Have you ever wondered whether God’s salvation is only to save us from eternal perdition? Wonderful as that is, if that’s all, then what’s the meaning of the rest of our lives on earth?
The Bible tells us that God’s salvation includes much more than we might have thought. It’s a complete salvation.
It’s not unusual for us to encounter difficulties in our relationships with others—our spouse, our child, a classmate, or a coworker, for instance. Perhaps we’ve asked the Lord to help us navigate the situation by praying, “Lord, grant me wisdom to deal with my son,” or “Lord, help me be patient with this person.” But in spite of our prayers, we still struggle.
Why doesn’t the Lord give us wisdom or patience? After all, these are good things. To answer this, we have to see that God isn’t interested in giving us things. God gave us His Son, Jesus Christ, to be everything to us.
In several previous posts, we discussed how God’s wonderful salvation for us includes both our redemption and salvation from eternal perdition. In the book of Romans, the apostle Paul unveils the salvation of God in full. With the help of some notes in the New Testament Recovery Version, let’s gain an even broader, deeper view of God’s salvation.
Before we were saved our heart was hard and cold toward God. We wanted many things, even sinful things, but not God. We felt little affection for Him and had no interest in the things of God.
But God wants to have an affectionate relationship with us. So when we were born again, God not only forgave us and cleansed us of our sins, He also did something in our heart. Ezekiel 36:26 says,
“I will also give you a new heart, and a new spirit I will put within you; and I will take away the heart of stone out of your flesh, and I will give you a heart of flesh.”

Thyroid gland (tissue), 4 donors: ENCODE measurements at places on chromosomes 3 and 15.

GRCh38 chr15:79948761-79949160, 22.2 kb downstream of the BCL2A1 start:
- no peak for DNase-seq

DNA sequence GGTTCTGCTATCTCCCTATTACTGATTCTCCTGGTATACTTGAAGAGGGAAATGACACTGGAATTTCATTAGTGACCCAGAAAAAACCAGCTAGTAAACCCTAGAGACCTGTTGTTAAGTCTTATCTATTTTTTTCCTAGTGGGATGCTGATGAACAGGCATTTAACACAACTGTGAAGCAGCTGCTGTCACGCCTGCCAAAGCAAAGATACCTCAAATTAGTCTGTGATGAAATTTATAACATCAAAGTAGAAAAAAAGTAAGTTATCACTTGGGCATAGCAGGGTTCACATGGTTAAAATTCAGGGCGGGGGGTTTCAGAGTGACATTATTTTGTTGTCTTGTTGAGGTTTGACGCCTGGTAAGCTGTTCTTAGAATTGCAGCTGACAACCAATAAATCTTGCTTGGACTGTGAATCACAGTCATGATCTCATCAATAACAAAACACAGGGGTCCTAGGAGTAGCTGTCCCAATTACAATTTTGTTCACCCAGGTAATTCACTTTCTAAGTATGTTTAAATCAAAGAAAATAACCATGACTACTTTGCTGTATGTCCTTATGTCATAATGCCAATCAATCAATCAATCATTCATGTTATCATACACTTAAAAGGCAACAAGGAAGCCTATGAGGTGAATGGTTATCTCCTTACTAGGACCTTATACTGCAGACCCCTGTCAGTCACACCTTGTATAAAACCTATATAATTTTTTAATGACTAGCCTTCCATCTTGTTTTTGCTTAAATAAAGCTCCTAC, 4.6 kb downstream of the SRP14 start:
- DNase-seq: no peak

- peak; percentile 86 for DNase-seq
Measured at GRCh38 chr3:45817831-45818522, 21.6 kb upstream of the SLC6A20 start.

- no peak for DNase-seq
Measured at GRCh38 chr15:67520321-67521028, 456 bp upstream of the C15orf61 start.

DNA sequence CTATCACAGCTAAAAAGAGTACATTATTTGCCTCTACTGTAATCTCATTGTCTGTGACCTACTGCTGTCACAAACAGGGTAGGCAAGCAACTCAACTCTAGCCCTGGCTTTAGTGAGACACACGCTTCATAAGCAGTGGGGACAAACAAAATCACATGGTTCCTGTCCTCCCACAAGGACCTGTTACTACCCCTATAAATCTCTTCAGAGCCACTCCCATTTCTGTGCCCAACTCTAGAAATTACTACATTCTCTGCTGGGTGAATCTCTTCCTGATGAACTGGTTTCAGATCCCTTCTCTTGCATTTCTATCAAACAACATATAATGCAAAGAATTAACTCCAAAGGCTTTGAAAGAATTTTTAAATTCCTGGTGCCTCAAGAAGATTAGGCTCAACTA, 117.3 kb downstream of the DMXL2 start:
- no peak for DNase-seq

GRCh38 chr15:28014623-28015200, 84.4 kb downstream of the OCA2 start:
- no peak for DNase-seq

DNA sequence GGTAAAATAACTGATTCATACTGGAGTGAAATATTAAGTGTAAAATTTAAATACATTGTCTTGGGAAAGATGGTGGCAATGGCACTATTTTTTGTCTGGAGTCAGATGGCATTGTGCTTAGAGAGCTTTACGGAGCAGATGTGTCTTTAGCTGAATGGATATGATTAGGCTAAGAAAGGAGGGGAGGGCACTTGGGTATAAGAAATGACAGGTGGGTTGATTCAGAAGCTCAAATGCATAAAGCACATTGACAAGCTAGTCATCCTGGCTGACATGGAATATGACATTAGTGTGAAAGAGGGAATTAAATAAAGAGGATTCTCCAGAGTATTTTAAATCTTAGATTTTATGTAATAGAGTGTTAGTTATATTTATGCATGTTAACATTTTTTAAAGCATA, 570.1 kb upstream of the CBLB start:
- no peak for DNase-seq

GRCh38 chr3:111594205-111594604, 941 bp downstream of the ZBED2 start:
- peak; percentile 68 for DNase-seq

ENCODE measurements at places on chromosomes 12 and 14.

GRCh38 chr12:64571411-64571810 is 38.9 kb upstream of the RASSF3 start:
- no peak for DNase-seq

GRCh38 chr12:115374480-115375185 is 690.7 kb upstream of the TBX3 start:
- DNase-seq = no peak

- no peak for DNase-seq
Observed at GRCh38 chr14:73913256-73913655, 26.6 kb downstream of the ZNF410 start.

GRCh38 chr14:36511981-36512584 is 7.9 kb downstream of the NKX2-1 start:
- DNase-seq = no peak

God renewed our heart of stone and made it soft, “a heart of flesh.” Now our new heart loves God and is inclined toward Him and responsive to Him. With this new heart, God wants us to enjoy all He is in a relationship of love.
In the Bible and throughout the ages, God’s people have praised, worshipped, and expressed their deepest sentiments to God by raising their voices in song to Him. Many of us consider the times we sing together to the Lord on Sundays or in other larger gatherings as times of praise and worship. Singing with others when we come together as the church is a wonderful and important part of our Christian lives.
But many more moments remain in our life that we can fill with singing thanks and praise to God. We don’t have to wait for a certain day or setting to sing to Him. In fact, singing to the Lord on our own in the private moments of our everyday lives can yield some marvelous benefits for us. We’ll look at just five in this post.
When we read through the Bible, Romans 1:15 may not stand out too much to us. In it Paul says, “For my part, I am ready to announce the gospel to you also who are in Rome.” On the surface, this sentence seems quite ordinary and unsurprising; after all, Paul preached the gospel to many people.
But in verses 6-7, Paul clearly states who he was writing to: “the called ones of Jesus Christ,” “the called saints.” He was writing to the believers in Rome. If we stop and think about verse 15 in this context, a question arises: Why would Paul need to announce the gospel to believers in Christ who have already been called and saved? The answer lies in the two parts of the gospel of God presented in Romans 5.
We human beings need each other for support and companionship, and we believers also need the support and companionship of other Christians. The Lord doesn’t expect us to live a Christian life all by ourselves.
Prayer is an essential component for believers in Christ. We begin our Christian life by praying to receive the Lord Jesus as our Savior. We also grow in our Christian life by prayer. Praying to the Lord we love and who loves us is a top blessing for us believers.
Certainly prayer in the Bible is a great matter. But could we be limiting our prayer life by our own concepts about what prayer is and what to pray for? In today’s post we’ll look at just five verses related to prayer to help broaden our view and enrich our experience of prayer.
In Mark 16:15 the Lord Jesus gave this command:
“Go into all the world and proclaim the gospel to all the creation.”
Who is this command given to? In this post we’ll discuss who the proclaimers are and why they must proclaim the gospel.
To give thanks seems like such a simple matter. We teach our children to say, “Thank you,” when something is given to or done for them. Yet at certain times in our lives, giving thanks to the Lord can be hard for us. In this post, we’ll see the secret to giving thanks in all things and how giving thanks is a crucial part of our experience of Christ.